Even with plenty of battery power, your digital camera will still become a paperweight if you run out of flash memory space. If your digital camera uses SDHC cards, you can find deals on 4GB or larger memory cards almost every week at electronics and discount stores. If you’ve never used an SDHC card in your camera, but you’ve been using SD cards only, don’t buy an SDHC card until you find out whether your camera can use SDHC cards.
Improving Carry Comfort (Straps and Cases)
If you’re tired of being a walking advertisement for your digital camera vendor, replace your current neck strap with something more comfortable. Neoprene rubber or leather and foam rubber combinations are some of the materials used to make your camera easier to wear around your neck or wrist.
While a traditional shoulder bag is a great place to store cameras, lenses, and accessories when you’re not in the field, it’s not the most comfortable bag to use for protracted hikes. The Photography Review website provides user-generated reviews of a wide variety of camera cases, photo vests, and backpacks for photographers. If you want to carry your camera more places, making the task more comfortable should be “job one” before you hit the road.
Upgrading Your Reach with a New Lens
If you're using a digital SLR camera with a standard zoom lens, also called a kit lens, you probably have the equivalent of a 3X zoom lens (18-55mm for Canon, Nikon, Pentax, Sony; 14-42mm for Olympus/Panasonic Four Thirds). What should your next lens be?
- Can’t get close enough to flowers, rocks, insects?Pick up a macro lens; these lenses allow you to shoot just inches away from small objects. Macro lenses also make good portrait lenses (use 50mm to 100mm for Canon, Nikon, Pentax, Sony; 35 to 50mm for Four Thirds).
- Can’t bring distant subjects close enough or make them large enough?Get a telephoto zoom lens. For Canon, Nikon, Pentax, or Sony, choose one with a 55-80mm short setting with a maximum length of 250-300mm. Compared to a kit lens at 18mm, 250mm is just shy of 14X magnification, and 300mm is about 16.7X. Four Thirds users use a 40-150mm or 50-200mm lens as equivalents.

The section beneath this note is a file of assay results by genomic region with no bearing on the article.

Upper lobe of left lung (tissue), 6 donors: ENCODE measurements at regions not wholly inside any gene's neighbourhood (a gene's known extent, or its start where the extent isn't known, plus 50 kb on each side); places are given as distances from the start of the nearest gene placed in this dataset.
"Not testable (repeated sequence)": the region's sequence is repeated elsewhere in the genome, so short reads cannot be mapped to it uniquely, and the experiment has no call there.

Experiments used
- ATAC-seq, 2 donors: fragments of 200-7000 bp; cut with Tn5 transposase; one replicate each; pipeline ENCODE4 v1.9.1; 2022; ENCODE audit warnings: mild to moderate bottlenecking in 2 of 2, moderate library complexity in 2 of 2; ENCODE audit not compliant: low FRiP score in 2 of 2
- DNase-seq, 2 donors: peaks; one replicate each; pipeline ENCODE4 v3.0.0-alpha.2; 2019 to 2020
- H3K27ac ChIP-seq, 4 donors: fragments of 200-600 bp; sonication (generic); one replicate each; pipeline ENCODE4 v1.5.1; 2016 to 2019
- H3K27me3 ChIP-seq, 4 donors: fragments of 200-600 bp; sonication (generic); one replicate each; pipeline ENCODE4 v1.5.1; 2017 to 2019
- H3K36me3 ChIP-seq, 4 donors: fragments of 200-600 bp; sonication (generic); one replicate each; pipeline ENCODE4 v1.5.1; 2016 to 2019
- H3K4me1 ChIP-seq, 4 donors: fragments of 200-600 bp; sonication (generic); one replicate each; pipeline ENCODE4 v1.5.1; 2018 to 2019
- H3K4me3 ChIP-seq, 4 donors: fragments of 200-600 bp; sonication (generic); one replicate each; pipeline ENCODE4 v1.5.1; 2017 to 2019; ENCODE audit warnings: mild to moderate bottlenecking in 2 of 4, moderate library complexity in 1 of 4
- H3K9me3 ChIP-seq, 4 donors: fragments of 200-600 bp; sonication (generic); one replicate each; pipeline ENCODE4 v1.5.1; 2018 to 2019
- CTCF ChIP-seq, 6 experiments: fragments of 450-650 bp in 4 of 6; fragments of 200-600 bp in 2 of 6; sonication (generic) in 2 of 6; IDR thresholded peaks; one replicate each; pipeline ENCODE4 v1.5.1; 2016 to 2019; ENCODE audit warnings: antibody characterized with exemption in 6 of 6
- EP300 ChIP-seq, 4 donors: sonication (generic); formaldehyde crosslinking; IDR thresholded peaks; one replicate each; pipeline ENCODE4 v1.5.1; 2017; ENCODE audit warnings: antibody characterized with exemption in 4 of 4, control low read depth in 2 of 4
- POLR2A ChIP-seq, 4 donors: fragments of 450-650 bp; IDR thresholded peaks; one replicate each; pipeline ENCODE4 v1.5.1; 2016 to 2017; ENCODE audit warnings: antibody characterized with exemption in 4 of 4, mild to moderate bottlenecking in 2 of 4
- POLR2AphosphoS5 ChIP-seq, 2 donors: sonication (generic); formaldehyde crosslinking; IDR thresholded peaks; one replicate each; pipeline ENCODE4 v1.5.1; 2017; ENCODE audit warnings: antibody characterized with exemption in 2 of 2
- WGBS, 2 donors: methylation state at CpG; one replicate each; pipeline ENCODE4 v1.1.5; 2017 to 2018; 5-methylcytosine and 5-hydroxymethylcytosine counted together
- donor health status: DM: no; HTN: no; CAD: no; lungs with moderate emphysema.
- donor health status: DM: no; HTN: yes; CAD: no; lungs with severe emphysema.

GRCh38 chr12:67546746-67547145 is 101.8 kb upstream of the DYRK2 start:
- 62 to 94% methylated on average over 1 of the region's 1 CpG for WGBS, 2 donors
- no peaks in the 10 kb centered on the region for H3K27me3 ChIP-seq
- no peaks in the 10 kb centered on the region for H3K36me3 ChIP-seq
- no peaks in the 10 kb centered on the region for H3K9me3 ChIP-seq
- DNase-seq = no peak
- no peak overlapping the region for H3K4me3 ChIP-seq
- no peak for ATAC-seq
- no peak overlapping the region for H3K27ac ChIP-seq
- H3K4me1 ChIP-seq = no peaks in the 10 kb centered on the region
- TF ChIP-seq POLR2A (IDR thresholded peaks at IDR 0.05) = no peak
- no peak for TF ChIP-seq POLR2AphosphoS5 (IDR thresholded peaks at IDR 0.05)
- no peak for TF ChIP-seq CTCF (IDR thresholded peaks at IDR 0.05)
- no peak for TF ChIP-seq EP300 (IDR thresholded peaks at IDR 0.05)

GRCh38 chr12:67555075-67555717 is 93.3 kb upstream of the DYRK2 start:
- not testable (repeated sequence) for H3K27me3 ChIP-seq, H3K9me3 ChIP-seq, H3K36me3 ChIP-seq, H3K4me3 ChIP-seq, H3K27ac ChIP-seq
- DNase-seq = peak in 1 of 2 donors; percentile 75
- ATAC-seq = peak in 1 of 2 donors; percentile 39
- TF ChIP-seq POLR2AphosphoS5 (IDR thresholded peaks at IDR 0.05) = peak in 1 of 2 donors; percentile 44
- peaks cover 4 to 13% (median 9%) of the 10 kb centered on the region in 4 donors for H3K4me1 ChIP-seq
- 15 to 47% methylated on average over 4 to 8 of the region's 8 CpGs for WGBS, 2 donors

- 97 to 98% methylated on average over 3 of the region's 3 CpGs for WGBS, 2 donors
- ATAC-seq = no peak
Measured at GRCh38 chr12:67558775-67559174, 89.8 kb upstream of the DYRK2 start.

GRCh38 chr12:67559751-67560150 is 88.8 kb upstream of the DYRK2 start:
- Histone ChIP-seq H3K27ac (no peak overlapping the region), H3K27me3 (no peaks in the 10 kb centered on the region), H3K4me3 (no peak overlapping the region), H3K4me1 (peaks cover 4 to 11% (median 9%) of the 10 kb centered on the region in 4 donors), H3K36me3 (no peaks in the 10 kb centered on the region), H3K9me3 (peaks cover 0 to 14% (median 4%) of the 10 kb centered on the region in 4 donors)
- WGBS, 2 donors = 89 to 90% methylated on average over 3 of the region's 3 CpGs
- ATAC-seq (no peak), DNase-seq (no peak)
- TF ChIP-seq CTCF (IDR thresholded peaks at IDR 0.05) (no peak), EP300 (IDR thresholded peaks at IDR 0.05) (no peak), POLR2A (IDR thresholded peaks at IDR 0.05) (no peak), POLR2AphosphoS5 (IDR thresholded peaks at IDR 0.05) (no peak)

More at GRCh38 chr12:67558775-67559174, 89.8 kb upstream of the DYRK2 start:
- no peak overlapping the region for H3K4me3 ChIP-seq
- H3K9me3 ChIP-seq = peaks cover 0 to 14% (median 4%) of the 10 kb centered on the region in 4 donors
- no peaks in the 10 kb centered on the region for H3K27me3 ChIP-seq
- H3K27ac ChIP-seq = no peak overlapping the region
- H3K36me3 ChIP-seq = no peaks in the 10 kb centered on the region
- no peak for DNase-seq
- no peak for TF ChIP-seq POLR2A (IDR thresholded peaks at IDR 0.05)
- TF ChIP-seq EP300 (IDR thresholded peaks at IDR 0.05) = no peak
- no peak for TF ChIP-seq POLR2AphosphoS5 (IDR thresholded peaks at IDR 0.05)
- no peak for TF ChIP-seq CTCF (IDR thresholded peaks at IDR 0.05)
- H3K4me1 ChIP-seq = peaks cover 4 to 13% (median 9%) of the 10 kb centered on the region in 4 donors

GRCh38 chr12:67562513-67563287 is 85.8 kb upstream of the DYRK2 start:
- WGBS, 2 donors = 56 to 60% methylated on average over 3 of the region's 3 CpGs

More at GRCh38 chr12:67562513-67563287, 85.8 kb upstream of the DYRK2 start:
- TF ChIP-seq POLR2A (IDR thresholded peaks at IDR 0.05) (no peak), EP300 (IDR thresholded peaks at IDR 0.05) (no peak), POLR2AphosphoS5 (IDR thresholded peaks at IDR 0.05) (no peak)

- Can’t get everything into the scene, no matter how far you back up?You need a wide angle zoom, such as a 10-22mm or 12-24mm for Canon, Nikon, Pentax, or Sony (Four Thirds users need 7-14mm through 11-22mm).
- Want to shoot in dim light without a flash (flash is often forbidden in many tourist destinations)?Get a ”fast” (f/2.8 or wider aperture) lens. These are available in 25 to 50mm prime (non-zoom) types or in 3X or longer zooms. If you don’t want to replace your zoom lenses, the best deals are for 50mm f/1.8 lenses, which enable you to shoot in about 1/3 the light of an 18-55mm lens.
Protecting Your Lenses
You can spend several hundred dollars for a single lens, so why not spend a few dollars more to protect it? Each of your lenses should be equipped with a clear filter, such as a UV or lens protector filter. This filter stays on the lens at all times except when you use a different filter. It’s better for the filter to be damaged than the lens.
Keeping Your Lenses Clean
To keep front and rear lens and filter surfaces clean, I prefer to use a microfiber cloth and spray lens cleaner. I spray the cleaner spray on a portion of the cloth and then use the remainder of the cloth to clean and polished lens will. An alternative that's less messy is to use pre-moistened lens tissues plus a microfiber cloth. Either way, you can also use them to keep sunglasses and eyeglasses clean.
Better Photos with Better Filters
After purchasing a protective filter, make your next filter purchase a circular polarizer (“circular” refers to the design of the polarizing material; older linear polarizers don’t work well in autofocus cameras). It enables you to darken blue skies on sunny days, remove reflections from foliage and windows, intensifies all colors on a sunny day, and make rainbows brighter and easier to photograph.
To reduce unwanted reflection off filter surfaces, upgrade from low-cost uncoated filters to coated filters.
Steadier Camera, Better Photos
It doesn’t matter how much you spend on your camera if you come back with a bunch of fuzzy photographs. While the autofocus feature helps cut down on fuzzy photographs caused by incorrect focus, camera shake is a threat, especially when you're shooting with a long lens or in dim light. Here’s how to make sure your vacation photos are sharp and crisp.
Image Stabilization and Vibration Reduction
Camera shake becomes a big threat to sharp photos when you use a 6X or longer zoom or take pictures in dim light. While built-in image stabilization (IS) or vibration reduction (VR) is common on many recent point-and-shoot cameras, digital SLR vendors use two approaches to adding this shake-reduction feature.
Digital SLR vendors such as Sony, Pentax, and Olympus incorporate image stabilization into some camera models. In-camera stabilization enables you to use shutter speeds that are one to three steps slower than normal without a tripod. For example, if you normally have problems holding the camera steady at shutter speeds longer than 1/125 second, in-camera image stabilization helps you shoot sharp photos at shutter speeds from 1/60 second (one step slower) to 1/15 second (three steps slower), depending upon the camera, zoom settings, and how steady your hands are.